All that I've mentioned is common sense and only someone lacking such, would argue the point. What then can be said about this recent huge push to credential every human being on the planet with at the bare minimum a college diploma? I can easily imagine that there was once a time when a high-school diploma had real value. Think of it...it represented in concrete terms the fulfillment of a course of some twelve years of rigorous study. A graduate had mastered basic understanding of various fundamentally important studies in the maths and sciences as well as language and culture. These days when you check off the box that says high-school diploma, it's merely a formality. They may demand you provide two proofs of American citizenship but everybody knows they're not going to demand a look-see at that high-school diploma. It's a given. As such it has little real worth. If you're looking for a job and you claim a high school diploma on the job application without actually having one, it's the same as having one. It's not something that is normally checked on. It's assumed to be true, therefore for this reason, a lie is as good as the truth.

As progressivism progresses I foresee a day when a bachelor's degree will become the equivalent of yesterday's high school diploma. That is to say that it will be equally universally assumed and equally valueless. Why bother checking to make sure an applicant really does have something that practically everyone actually does have? So do we move up one level with tomorrow's master's degree becoming the equivalent of yesterday's bachelor's degree?

For those who suspect that I'm jumping the gun and who still believe that a four-year college degree is a thing of value, I present for you this study which I will quote in brief:
Nearly half of working Americans with college degrees are in jobs for which they're overqualified, a new study out Monday suggests.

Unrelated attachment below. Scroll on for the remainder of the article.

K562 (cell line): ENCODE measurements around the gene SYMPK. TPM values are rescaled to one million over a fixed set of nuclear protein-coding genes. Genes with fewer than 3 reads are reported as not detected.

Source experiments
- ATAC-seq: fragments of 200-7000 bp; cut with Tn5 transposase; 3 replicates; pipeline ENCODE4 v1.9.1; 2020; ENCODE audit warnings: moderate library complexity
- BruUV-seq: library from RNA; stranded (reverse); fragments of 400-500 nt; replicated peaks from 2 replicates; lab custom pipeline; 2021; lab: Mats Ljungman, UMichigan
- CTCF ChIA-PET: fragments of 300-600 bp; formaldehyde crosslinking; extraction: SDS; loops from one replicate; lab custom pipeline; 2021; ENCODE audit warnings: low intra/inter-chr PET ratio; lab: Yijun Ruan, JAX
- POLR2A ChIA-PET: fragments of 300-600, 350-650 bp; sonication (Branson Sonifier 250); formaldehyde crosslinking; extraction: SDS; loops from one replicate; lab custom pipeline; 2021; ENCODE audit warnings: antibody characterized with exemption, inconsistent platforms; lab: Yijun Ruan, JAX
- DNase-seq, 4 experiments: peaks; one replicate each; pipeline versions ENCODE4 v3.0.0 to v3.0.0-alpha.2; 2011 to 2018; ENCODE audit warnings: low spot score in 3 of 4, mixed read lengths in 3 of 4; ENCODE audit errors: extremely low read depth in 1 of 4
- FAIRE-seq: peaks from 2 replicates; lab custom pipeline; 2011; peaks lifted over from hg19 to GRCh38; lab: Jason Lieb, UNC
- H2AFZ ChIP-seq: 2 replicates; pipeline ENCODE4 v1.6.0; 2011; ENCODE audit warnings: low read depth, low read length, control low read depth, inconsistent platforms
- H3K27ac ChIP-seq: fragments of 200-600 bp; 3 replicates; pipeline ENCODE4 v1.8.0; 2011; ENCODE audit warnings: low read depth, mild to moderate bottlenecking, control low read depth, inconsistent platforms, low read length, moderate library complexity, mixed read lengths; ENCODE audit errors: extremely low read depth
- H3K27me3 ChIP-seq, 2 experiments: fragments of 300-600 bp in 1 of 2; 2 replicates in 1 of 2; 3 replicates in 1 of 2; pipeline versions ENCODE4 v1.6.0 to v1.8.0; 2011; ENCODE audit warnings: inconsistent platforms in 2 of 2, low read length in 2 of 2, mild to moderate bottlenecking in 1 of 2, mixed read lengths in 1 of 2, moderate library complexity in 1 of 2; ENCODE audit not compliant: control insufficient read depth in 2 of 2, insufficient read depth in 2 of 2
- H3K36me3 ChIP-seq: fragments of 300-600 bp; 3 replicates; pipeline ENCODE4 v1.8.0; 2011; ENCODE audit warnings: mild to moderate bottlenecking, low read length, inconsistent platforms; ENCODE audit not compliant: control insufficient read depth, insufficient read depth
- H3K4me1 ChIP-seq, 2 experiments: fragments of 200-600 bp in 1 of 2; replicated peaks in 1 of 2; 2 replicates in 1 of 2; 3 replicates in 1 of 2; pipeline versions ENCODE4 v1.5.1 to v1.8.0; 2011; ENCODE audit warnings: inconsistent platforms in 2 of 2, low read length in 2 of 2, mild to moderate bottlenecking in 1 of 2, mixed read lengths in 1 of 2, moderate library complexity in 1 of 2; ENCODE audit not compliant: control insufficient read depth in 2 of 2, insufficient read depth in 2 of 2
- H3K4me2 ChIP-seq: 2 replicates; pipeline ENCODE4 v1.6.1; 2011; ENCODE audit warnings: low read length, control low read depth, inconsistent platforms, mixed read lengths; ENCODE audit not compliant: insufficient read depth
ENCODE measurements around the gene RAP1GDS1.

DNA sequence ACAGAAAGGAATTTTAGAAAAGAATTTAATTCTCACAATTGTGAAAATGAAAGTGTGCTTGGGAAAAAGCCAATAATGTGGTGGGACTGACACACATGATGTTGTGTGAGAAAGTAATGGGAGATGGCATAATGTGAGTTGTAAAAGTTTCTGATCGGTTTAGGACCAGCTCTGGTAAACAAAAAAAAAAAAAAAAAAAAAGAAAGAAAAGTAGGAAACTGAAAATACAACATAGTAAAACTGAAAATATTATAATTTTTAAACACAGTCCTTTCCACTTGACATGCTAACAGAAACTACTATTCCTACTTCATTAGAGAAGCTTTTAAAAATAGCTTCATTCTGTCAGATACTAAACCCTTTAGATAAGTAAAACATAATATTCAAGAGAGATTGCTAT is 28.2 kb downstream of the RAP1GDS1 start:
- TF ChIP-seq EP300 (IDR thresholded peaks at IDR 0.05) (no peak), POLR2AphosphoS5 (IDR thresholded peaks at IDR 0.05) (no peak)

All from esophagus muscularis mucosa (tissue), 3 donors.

The study, released by the non-profit Center for College Affordability and Productivity, says the trend is likely to continue for newly minted college graduates over the next decade.

"It is almost the new normal," says lead author Richard Vedder, an Ohio University economist and founder of the center, based in Washington.

Vedder, whose study is based on 2010 Labor Department data, says the problem is the stock of college graduates in the workforce (41.7 million) in 2010 was larger than the number of jobs requiring a college degree (28.6 million).

That, he says, helps explain why 15% of taxi drivers in 2010 had bachelor's degrees vs. 1% in 1970. Among retail sales clerks, 25% had a bachelor's degree in 2010. Less than 5% did in 1970.

"There are going to be an awful lot of disappointed people because a lot of them are going to end up as janitors," Vedder says. In 2010, 5% of janitors, 115,520 workers, had bachelor's degrees, his data show.
In conclusion, the only thing that can be demonstrated—and even this with ever less frequency—is that people with college degrees make more money. This fact fails to examine why they make more money. Is it because their college learning magically allows them to be more productive? Does that diploma somehow mystically confer upon them the ability to more efficiently crank out more widgets than the less credentialed? Does it allow them to sell more blenders or even to have the conceptual understanding of—for instance—the law of supply and demand? This foolish pursuit of credentials in a world increasingly oversupplied with college graduates is to me, as equally foolish as a tribe of savages on some pacific island strapping coconuts to their heads and marching up and down between the rows of signal fires.